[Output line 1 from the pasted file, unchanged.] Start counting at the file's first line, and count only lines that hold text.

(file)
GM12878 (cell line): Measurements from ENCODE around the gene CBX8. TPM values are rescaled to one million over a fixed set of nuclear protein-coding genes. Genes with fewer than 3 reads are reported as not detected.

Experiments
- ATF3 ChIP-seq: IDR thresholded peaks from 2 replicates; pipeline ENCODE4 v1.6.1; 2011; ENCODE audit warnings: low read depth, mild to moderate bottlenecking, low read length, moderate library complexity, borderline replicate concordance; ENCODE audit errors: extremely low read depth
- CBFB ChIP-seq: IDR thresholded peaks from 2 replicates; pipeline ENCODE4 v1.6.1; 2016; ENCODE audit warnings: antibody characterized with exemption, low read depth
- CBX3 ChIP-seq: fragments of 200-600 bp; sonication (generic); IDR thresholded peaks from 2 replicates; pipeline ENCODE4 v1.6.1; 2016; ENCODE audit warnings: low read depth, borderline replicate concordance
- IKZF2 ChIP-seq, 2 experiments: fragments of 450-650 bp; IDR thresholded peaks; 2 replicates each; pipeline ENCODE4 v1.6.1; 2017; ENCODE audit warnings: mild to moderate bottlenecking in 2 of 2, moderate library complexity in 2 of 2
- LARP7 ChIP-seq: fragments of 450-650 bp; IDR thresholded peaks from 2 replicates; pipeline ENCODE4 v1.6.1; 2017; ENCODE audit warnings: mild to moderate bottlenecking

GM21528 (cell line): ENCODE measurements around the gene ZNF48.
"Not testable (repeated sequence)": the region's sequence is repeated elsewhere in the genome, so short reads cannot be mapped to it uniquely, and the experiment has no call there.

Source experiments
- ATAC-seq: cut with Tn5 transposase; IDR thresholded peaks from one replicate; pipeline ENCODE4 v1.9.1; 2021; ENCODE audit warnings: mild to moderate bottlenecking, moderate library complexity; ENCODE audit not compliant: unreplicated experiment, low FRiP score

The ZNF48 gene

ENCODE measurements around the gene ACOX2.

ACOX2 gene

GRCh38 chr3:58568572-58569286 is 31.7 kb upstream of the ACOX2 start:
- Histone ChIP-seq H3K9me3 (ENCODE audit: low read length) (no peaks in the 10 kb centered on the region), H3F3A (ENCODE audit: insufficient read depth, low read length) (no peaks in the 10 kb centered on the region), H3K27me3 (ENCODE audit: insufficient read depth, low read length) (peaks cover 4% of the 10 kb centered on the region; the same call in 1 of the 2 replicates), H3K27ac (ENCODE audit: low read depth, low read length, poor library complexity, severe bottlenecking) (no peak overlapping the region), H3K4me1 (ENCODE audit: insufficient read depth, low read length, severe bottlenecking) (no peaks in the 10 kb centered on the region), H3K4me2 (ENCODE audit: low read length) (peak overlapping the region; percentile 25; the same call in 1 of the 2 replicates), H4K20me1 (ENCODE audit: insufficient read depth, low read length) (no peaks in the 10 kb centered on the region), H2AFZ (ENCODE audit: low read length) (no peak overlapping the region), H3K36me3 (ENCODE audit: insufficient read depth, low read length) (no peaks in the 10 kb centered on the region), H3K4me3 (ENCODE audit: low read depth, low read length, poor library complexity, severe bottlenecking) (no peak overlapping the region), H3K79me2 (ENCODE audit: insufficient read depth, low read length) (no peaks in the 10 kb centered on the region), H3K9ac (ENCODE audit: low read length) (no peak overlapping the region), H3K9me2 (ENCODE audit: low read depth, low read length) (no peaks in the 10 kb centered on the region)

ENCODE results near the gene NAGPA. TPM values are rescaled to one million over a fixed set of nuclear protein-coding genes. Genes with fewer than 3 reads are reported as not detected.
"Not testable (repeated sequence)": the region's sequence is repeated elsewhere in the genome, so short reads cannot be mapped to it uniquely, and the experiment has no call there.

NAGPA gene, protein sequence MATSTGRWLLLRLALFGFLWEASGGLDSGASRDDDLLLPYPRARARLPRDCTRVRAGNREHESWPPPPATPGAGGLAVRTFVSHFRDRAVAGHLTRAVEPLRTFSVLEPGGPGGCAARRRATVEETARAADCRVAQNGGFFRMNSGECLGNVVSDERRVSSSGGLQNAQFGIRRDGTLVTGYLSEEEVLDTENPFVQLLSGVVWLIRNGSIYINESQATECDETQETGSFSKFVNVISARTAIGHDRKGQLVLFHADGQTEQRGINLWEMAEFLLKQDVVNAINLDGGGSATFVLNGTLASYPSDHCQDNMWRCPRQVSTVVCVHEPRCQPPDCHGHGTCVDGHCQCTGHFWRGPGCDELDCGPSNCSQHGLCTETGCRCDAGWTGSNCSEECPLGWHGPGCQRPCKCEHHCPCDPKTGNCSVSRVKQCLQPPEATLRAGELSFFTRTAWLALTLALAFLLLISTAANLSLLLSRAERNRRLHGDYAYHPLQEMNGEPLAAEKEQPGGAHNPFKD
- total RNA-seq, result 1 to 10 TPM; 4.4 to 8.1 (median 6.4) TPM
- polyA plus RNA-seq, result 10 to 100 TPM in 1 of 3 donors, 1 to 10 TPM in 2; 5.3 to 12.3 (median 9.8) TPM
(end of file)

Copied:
GM12878 (cell line): Measurements from ENCODE around the gene CBX8. TPM values are rescaled to one million over a fixed set of nuclear protein-coding genes. Genes with fewer than 3 reads are reported as not detected.